Story and photo by
System of Systems Integration Directorate; Office of the Assistant Secretary of the Army for Acquisition, Logistics and Technology
ABERDEEN PROVING GROUND, Md. — In October, the Army will begin fielding the first integrated group of networked technologies — radios, sensors and associated equipment and software — that will, for the first time, deliver an integrated voice and data capability throughout the entire brigade combat team, or BCT, formation — from the brigade commander to the dismounted Soldier.
This networked package, known as Capability Set 13, or CS 13, is the Army’s tactical network baseline designed to extend the network down to the individual Soldier and significantly enhance Mission Command On the Move and Soldier connectivity.
The connectivity, architecture and components of CS 13 were validated at the service’s most recent Network Integration Evaluation, or NIE 12.2, conducted May-June at White Sands Missile Range, N.M., but the ongoing integration and planning work began months before.
In May, the Army completed the mine-resistant, ambush-protected vehicle, or MRAP, final design review, which solidified how CS 13 assets will be integrated into that vehicle platform.
Currently, the first five “super configuration” MRAP prototype vehicles are being built at the U.S. Army Tank Automotive Research, Development and Engineering Center, or TARDEC, in Warren, Mich. The five MRAP super configurations include Soldier Network Extension, as well as Point of Presence, Vehicular Wireless Package, MaxxPro and MRAP-Lite.
“This project is considered a level one because it’s so large,” said Marc Mroczka, project engineer, Center for Ground Vehicle Development and Integration, TARDEC. “There are five trucks, a lot of electronics equipment, a lot of design and a lot of integration.”
Each BCT has more than 300 vehicles, and under the current construct there are 42 combinations under the five super configurations, which allow the Army to build any combination within each configuration without altering the vehicle.
“This allows you to change what you put in a vehicle while protecting the vehicle space,” Mroczka said. “For example, if you needed to swap out a radio for a different one, it can easily be done.
“There is some overlap in the individual systems, but it wasn’t necessary to put every CS 13 system on every vehicle in the NIE,” Mroczka added. “The main thing we had to do was figure out how to pull all those systems together afterward. That’s how we designed the super configurations.”
Soldier feedback has been invaluable, as it has led to many significant design and user interface improvements that are currently being incorporated into the final MRAP configurations.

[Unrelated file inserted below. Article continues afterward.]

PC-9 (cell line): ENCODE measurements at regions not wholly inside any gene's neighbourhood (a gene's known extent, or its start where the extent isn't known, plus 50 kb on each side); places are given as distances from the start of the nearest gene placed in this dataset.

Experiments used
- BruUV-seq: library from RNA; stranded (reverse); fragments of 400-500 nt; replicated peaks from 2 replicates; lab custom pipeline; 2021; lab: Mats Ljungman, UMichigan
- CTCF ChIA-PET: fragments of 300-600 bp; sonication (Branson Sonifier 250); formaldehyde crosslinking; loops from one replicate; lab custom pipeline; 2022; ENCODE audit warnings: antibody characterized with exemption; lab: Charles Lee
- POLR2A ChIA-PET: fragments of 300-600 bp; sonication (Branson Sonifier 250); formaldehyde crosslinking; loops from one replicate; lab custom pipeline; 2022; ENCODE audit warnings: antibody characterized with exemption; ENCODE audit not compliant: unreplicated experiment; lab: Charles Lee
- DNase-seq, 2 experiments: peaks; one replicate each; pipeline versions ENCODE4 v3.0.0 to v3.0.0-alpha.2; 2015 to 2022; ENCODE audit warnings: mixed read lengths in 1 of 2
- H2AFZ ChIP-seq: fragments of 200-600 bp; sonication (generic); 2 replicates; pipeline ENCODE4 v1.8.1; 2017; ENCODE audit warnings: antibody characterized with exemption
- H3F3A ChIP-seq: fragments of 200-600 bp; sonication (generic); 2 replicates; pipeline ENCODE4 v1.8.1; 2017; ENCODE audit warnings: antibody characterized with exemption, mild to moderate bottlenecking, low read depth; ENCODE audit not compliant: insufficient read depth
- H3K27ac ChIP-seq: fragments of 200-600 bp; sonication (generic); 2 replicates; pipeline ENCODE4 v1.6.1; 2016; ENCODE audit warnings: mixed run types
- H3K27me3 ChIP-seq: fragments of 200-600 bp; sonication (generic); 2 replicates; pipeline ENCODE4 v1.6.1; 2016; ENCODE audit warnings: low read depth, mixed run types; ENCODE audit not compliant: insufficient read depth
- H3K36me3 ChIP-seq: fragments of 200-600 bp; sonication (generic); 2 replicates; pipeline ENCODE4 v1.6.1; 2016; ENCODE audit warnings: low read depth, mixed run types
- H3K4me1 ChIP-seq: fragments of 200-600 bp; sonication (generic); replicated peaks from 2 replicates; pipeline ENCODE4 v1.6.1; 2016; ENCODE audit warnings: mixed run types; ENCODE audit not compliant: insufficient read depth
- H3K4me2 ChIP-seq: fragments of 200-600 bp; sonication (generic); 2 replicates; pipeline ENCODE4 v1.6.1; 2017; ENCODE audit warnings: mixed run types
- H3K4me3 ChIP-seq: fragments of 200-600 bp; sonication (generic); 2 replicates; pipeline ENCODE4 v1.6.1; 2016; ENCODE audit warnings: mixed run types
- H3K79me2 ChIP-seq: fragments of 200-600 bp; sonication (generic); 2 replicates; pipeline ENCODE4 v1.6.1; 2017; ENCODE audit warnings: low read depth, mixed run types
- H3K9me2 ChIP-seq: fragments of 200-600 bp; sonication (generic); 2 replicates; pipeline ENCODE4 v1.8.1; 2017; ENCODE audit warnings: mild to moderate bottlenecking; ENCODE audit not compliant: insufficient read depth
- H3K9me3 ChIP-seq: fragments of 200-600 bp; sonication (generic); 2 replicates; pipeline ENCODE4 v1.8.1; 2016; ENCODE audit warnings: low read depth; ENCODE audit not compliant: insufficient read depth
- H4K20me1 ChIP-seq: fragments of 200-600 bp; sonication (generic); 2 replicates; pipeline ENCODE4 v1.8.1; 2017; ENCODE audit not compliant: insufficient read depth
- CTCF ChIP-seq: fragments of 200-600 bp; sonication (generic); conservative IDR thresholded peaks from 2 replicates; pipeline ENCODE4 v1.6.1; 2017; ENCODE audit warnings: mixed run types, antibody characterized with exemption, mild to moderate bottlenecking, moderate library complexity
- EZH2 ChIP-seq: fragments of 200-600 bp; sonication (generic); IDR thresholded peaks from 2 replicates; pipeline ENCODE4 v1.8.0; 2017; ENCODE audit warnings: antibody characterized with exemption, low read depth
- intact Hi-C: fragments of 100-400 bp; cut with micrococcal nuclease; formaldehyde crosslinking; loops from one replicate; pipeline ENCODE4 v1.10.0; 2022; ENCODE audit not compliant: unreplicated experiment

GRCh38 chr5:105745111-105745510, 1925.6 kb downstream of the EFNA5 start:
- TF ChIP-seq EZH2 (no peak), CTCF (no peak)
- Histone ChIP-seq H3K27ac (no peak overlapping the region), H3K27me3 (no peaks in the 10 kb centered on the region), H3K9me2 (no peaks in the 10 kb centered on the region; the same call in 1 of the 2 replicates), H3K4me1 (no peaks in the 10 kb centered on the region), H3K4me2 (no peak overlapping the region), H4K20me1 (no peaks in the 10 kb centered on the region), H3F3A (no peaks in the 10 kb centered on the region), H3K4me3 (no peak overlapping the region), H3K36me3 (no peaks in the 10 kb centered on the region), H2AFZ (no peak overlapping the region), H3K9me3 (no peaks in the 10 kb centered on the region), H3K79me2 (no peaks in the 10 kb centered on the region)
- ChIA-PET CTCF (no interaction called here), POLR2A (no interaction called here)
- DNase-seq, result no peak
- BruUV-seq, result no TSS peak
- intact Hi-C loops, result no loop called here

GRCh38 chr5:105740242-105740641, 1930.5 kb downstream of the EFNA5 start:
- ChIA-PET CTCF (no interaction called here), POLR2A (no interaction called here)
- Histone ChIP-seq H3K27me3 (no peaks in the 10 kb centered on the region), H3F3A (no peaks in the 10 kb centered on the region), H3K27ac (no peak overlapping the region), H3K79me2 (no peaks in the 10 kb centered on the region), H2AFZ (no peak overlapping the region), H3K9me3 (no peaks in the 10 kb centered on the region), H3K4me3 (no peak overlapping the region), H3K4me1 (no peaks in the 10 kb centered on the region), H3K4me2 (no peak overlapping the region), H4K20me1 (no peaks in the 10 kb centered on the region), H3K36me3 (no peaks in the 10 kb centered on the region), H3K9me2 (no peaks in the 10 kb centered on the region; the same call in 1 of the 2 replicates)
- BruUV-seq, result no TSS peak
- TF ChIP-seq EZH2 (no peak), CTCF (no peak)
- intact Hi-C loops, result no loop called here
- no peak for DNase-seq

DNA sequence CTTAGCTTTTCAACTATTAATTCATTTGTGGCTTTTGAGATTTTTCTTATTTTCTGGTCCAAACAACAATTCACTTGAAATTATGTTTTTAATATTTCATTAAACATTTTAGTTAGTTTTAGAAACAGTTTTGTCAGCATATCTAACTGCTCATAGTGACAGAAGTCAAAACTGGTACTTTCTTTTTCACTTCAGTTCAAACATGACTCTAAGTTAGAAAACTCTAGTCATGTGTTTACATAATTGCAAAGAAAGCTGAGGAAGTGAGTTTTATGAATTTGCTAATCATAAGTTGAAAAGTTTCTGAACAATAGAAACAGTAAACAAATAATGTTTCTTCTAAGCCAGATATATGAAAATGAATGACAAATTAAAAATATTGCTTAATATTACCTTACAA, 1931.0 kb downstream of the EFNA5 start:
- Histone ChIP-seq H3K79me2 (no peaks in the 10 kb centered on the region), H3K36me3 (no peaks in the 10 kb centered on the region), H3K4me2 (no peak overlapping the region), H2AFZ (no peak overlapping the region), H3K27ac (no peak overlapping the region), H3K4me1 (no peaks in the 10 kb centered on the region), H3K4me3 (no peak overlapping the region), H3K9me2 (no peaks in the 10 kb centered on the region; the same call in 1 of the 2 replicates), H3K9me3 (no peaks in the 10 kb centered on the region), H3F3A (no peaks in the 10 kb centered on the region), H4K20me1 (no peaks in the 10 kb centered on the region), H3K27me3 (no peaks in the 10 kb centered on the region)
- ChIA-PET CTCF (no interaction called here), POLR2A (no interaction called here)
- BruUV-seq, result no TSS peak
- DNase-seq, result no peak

“One of the things we learned was that both the commander and the driver need to be able to see the display screen in an MRAP,” said Jerry Tyree, lead engineer, System of Systems Integration Directorate, Office of the Assistant Secretary of the Army for Acquisition, Logistics and Technology.
“Based on Soldier feedback, we were able to move a screen to the back of the seat so the commander and the driver could see what was going on,” Tyree said.
These screens, known as Multi-Domain Atlas, were not part of NIE 12.2, but they will be installed on the CS 13-equipped vehicles.
TARDEC is also working on the design for networked Humvee platforms that will be used as training sets by continental U.S.-based units as they prepare to deploy.
The remaining prototype vehicles to be equipped with CS 13 will be built at the Navy’s Space and Naval Warfare Systems Command, in Charleston, S.C., and the Red River Army Depot in Texarkana, Texas.
Once fully built, they’ll be shipped to Aberdeen Proving Ground, where they will undergo initial safety release and network verification testing beginning mid-August. The last set of vehicles will be shipped mid-September.
Following this, the vehicles will be turned over to the 3rd and 4th brigades from the 10th Mountain Division to begin new equipment training, Oct. 1. The units will train on the equipment until they deploy with CS 13 assets in 2013.
The Army will field CS 13 to eight BCTs, with priority going to deployed forces, units scheduled to deploy next, a forward-stationed brigade in Korea and the 2nd Heavy BCT, 1st Armored Division, which was the first unit to receive CS 13 equipment during NIE 12.2.
The Army will program to field up to six BCT sets of network equipment per year for the fiscal year 2014-2018 Program Objective Memorandum to better synchronize its platform and network modernization efforts.